ab ovo
, on the spot, still that clock would determine only itself, nothing else. She, she of whom I speak, is led into this disquisition, this tiny, uncertain, timid, troubling venture into metaphysics, for a particular reason. What is it, for example, to be of a given age? If one measures years, for example, by the peregrinations of a planetary body about its primary, then the year would obviously differ from body to body. To be sure, these diverse years might be transformed into equivalencies, for example, the year of planetary body A being understood as being twice the year of planetary body B, and so on, but that is not really to the point one would wish to make. Let us suppose, rather, as a matter of speculation, if nothing more, that a given physical process normally, or customarily, takes a given amount of time, say, that it normally proceeds in a given amount of time through phases A, B and C, and so on. Then, let us suppose, as all physical processes are theoretically reversible, that this process is altered in such a way that it moves from phase C back to phase B, where it appears to be stabilized. The question, then, is what is the age of the process, or, better, one supposes, what is the age of that which exhibits the process? Obviously, in one sense, the entity exhibiting the process continues to age according to the calendar, or any clock, just as, in a sense, the theorems of Euclid continue to age, or, better, just as the ebb and flow of tides, the many cycles of nature, the recurrent orbits of planetary bodies, and such, continue to age. In another sense, of course, the entity in question is stabilized in phase B, or something indistinguishable from, and identical to, phase B. In one sense, then, it is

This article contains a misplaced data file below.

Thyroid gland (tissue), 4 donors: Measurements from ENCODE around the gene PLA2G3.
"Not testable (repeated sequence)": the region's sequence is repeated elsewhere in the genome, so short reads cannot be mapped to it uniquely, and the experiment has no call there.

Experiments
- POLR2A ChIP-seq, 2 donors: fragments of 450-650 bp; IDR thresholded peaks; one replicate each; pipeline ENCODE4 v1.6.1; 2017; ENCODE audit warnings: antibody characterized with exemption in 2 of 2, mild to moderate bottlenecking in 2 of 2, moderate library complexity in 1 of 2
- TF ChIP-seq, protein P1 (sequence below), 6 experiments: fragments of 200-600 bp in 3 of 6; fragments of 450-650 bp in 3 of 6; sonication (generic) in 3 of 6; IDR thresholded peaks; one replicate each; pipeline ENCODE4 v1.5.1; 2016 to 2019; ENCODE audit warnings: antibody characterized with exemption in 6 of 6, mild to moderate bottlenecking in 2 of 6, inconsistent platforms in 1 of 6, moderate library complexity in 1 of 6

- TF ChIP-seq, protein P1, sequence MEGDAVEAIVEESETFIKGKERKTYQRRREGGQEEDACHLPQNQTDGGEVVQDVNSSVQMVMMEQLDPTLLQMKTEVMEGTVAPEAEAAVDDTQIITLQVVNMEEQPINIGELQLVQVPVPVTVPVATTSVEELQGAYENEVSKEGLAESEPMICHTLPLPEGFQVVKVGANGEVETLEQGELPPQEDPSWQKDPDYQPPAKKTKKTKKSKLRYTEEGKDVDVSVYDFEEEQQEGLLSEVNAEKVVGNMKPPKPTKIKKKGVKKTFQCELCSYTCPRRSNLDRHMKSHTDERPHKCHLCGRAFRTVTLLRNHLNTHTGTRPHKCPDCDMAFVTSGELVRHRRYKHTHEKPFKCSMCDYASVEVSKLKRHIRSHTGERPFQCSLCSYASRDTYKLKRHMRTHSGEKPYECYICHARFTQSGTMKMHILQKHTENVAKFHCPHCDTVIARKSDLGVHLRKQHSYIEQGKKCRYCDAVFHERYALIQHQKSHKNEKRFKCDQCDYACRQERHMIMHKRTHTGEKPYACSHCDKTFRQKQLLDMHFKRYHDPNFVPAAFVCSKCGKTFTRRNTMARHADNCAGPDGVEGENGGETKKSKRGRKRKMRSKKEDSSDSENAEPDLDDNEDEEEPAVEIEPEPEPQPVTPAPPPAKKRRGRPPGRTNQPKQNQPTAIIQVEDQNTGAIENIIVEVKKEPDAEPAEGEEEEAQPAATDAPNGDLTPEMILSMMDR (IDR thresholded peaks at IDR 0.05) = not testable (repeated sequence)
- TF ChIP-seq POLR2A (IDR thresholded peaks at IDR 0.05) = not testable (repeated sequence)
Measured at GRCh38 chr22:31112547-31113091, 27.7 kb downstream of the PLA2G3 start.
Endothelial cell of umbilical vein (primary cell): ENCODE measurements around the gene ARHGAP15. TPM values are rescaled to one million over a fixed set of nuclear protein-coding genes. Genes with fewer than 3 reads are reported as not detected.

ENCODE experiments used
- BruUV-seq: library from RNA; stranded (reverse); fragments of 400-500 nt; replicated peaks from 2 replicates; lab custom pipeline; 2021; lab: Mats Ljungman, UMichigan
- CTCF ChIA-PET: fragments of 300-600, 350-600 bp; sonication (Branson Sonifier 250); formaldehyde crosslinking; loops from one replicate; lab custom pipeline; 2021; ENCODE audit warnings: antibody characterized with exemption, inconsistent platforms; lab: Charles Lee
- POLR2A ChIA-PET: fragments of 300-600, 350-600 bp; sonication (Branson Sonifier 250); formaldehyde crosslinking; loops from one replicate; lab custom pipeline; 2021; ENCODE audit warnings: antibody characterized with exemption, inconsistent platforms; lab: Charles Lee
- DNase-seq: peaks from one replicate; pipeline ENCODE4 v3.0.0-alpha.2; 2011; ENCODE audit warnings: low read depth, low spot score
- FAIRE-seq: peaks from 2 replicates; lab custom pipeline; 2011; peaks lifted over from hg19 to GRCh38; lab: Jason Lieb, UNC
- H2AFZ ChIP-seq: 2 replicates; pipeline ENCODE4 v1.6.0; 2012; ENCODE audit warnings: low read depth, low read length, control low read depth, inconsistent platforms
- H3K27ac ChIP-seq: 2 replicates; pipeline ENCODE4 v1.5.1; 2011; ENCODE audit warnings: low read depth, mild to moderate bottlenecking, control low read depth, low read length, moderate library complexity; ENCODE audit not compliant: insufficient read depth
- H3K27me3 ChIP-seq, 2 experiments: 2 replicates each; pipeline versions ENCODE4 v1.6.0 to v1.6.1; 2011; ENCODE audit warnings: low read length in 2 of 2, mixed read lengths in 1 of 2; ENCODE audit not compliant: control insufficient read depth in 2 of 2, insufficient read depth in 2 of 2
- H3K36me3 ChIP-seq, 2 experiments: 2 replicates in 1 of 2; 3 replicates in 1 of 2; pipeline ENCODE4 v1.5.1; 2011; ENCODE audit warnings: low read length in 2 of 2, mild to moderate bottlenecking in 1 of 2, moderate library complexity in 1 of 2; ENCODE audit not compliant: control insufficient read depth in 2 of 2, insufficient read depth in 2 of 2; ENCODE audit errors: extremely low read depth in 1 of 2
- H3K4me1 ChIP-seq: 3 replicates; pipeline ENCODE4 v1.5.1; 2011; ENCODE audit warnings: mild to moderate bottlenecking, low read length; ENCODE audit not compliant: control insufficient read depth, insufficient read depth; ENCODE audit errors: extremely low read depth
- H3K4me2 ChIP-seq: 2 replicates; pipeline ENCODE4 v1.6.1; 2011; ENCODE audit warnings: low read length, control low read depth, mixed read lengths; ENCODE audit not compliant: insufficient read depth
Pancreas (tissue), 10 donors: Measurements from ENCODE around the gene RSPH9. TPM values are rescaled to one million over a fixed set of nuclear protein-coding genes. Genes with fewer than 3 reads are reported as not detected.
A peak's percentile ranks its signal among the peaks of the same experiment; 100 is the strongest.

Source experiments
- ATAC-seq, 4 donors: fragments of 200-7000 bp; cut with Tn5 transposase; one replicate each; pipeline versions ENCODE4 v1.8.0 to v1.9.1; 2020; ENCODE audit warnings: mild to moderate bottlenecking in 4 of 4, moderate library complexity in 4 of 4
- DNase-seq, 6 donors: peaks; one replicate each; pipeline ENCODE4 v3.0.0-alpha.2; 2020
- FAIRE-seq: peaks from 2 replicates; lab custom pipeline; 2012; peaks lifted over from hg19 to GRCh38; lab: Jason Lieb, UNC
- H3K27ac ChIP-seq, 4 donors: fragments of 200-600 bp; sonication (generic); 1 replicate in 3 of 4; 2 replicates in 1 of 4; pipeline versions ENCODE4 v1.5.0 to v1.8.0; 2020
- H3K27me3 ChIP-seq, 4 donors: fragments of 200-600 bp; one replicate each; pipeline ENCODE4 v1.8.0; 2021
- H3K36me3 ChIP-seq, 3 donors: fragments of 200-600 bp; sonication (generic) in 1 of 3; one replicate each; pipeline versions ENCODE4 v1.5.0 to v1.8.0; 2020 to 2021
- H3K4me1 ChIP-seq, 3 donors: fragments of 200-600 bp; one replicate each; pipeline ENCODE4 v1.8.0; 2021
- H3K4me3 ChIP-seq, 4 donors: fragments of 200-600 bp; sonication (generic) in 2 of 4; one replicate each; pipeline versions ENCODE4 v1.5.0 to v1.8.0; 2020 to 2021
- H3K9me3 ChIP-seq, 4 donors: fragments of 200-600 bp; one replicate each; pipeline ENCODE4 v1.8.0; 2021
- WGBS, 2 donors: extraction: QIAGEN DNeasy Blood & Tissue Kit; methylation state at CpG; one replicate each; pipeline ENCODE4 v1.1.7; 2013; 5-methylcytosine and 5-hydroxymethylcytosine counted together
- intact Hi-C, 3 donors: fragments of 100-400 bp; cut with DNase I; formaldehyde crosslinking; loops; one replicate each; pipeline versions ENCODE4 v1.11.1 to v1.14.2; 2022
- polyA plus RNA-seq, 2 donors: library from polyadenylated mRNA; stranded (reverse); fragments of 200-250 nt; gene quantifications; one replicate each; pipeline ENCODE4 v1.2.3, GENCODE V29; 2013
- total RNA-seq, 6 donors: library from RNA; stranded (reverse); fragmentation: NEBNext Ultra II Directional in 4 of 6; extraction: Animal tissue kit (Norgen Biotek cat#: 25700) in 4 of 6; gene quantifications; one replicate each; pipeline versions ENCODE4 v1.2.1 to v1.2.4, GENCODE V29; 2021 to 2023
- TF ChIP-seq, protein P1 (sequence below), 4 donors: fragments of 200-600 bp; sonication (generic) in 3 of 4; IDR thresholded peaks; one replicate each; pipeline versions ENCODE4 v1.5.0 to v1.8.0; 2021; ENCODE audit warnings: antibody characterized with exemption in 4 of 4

years of age, and, in a more revealing, practical sense, setting aside calendars, which are now for all practical purposes pointless, and simply irrelevant to the facts of the case, it is B years of age, so to speak. Perhaps more simply put, though perhaps too abstractly, it is stabilized in its B phase, or something identical to its B phase, or, perhaps, in a renewed, or different, B or B-like phase.

BOOK: Prize of Gor
3.17Mb size Format: txt, pdf, ePub

Other books

Long Time No See by Ed McBain
The Blood of Athens by Amy Leigh Strickland
Playboy's Lesson by Melanie Milburne
Dreamer of Dune by Brian Herbert
Falling Glass by Adrian McKinty
Next of Kin by Sharon Sala
Fixed in Fear by T. E. Woods